And yes, we’re also talking giant stompy city-leveling monster wreaking total havoc here. It’s a golem, but not the standard slab of animated clay. This golem is made of the blood of the innocent, and the sins and hatefulness and awfulness of mankind. Of which, sad to say, there’s a lot. A lot a lot. The more the golem kills, the more raw materials it absorbs into its mass, so the bigger it gets, which very quickly becomes a problem.
The last-straw event leading to the golem’s creation is when a kindly old Jewish man and Holocaust survivor, who also happens to be one of the world’s few true holy men, dies trying to help others in a celebratory pride parade. At that point, Satan decides he’s had enough. He gets unjustly blamed for a lot of humanity’s evil anyway, so decides it’s time to live up to his reputation.
This, of course, doesn’t go over well with the other powers that be, who are mobilized to stop Satan even as the mortal military scrambles to try and deal with the unprecedented situation. So, there’s angel-on-angel combat, there’s National Guard and Air Force throwing everything they’ve got at a seemingly impervious and unstoppable force.
My only quibble is my usual and predictable one of wishing it’d gotten a little more edit-type attention, but I’m peevish that way. As I’ve never been terribly familiar with Judaism and all its lore and mysticism, the Kabbalah, etc.; I found this book as fascinating from that scholarly perspective as for its no-holds-barred carnage and destruction. Educational AND entertaining! Can’t go wrong there!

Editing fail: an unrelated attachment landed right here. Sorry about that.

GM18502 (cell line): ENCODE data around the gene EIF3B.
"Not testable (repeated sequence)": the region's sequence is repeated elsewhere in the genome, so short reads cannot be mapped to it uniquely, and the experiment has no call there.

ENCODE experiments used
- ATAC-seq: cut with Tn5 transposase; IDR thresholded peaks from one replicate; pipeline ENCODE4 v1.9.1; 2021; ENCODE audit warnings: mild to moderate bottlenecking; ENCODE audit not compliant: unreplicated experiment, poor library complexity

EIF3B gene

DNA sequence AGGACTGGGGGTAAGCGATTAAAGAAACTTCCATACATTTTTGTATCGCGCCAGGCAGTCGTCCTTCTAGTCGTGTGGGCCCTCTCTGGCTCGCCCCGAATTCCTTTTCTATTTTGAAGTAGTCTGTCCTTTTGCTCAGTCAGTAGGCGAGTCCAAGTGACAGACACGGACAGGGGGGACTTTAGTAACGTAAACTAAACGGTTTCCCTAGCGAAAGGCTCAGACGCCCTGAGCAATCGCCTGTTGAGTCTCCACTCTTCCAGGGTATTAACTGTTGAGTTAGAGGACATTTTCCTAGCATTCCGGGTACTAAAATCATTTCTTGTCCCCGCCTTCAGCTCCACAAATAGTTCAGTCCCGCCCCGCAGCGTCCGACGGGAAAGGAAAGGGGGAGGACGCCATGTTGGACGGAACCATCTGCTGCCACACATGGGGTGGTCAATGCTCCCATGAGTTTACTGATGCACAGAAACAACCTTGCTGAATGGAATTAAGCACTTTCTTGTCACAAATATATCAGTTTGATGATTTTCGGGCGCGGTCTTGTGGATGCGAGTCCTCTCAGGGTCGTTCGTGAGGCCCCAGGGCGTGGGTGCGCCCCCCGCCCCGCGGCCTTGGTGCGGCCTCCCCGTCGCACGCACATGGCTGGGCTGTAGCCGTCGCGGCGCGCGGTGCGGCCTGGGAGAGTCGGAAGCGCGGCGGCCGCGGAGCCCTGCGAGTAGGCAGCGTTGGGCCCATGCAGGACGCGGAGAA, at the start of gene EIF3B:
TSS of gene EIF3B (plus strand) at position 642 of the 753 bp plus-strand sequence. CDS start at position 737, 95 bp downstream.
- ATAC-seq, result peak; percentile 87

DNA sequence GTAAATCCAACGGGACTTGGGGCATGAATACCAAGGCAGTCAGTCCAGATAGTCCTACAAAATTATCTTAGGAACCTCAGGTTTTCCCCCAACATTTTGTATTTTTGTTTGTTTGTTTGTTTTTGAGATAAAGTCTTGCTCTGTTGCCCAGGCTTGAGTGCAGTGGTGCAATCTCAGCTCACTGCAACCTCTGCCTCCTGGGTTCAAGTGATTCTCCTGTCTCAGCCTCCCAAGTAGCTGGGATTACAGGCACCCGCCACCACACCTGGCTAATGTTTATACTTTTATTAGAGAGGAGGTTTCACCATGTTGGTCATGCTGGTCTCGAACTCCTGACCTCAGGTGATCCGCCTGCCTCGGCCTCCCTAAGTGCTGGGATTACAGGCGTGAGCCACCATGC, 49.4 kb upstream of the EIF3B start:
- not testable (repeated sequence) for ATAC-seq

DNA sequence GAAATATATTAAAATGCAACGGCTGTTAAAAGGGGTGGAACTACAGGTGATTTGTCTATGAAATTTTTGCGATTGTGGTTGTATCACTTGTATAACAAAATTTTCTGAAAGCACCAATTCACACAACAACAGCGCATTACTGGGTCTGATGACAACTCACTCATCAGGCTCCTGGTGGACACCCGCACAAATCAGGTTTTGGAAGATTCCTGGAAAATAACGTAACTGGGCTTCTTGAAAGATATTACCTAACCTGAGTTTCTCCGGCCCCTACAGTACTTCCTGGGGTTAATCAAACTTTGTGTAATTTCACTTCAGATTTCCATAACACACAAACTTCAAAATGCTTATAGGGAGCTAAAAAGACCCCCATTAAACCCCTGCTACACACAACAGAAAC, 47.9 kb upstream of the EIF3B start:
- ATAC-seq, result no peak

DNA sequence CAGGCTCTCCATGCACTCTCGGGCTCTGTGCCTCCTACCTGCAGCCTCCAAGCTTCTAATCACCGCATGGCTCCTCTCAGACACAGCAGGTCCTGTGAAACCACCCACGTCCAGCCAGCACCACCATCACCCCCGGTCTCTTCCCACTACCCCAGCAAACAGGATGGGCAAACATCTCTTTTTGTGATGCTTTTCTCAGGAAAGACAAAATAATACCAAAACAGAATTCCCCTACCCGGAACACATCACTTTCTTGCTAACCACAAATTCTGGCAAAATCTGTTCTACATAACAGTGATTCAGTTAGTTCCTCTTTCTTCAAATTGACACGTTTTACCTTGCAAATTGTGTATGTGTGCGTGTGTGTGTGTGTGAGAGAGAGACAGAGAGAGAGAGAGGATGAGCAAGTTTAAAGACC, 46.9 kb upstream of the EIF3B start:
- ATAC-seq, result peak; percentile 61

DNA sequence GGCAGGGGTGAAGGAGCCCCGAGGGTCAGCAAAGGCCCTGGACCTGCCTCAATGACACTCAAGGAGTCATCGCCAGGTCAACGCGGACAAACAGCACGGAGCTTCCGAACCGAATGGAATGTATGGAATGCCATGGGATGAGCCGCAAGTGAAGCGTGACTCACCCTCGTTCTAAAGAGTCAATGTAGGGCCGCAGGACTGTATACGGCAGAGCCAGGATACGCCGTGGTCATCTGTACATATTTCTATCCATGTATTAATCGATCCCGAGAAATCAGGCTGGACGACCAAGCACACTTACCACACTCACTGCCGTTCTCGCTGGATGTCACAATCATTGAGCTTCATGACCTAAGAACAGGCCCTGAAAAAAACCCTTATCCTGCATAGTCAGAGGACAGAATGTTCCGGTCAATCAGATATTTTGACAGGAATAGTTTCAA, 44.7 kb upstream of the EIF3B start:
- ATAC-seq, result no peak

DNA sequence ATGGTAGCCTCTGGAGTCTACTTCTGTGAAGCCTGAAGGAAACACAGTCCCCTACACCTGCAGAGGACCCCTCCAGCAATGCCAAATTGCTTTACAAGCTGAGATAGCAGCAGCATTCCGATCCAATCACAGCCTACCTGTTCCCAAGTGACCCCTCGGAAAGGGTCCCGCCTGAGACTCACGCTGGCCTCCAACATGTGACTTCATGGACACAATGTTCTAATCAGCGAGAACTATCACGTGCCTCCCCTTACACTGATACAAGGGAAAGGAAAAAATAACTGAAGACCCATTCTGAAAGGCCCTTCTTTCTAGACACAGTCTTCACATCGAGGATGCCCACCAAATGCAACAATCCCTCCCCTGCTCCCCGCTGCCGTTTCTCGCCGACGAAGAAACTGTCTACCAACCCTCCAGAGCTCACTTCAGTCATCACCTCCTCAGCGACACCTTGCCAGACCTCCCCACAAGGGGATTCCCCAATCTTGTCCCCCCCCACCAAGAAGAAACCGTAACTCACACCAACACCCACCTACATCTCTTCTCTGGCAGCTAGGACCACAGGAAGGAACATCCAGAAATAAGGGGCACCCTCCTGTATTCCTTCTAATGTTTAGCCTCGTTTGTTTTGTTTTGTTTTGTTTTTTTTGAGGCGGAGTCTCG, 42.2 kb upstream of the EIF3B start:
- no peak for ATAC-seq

Author: Rob E. Boley
Publisher: Bloodshot Books
Got me a Bloodshot Books goodie box in the mail with a stack of review copies in it, grabbed one on my way out the door to an appointment so I’d have something to read while I waited, and ended up blowing off the rest of my day to finish.
Now, see, I’d thought it’d be just another apocalypse survival story, but I was wrong. It was a surprisingly fresh take on the genre, because … what if society collapsed, the world ended, and you didn’t even know? I don’t mean, it takes you a while to catch on, like Shaun going about his day oblivious to the zombies and blood at first.
I mean, for, like, YEARS. Like, say, you’re a teenage girl with emotional issues, already traumatized by tragedy, whose only refuge is your blanket fort. And your dad, when everything goes bad, decides to keep the truth from you, turning your entire apartment and then gradually the rest of the building into an even larger blanket fort.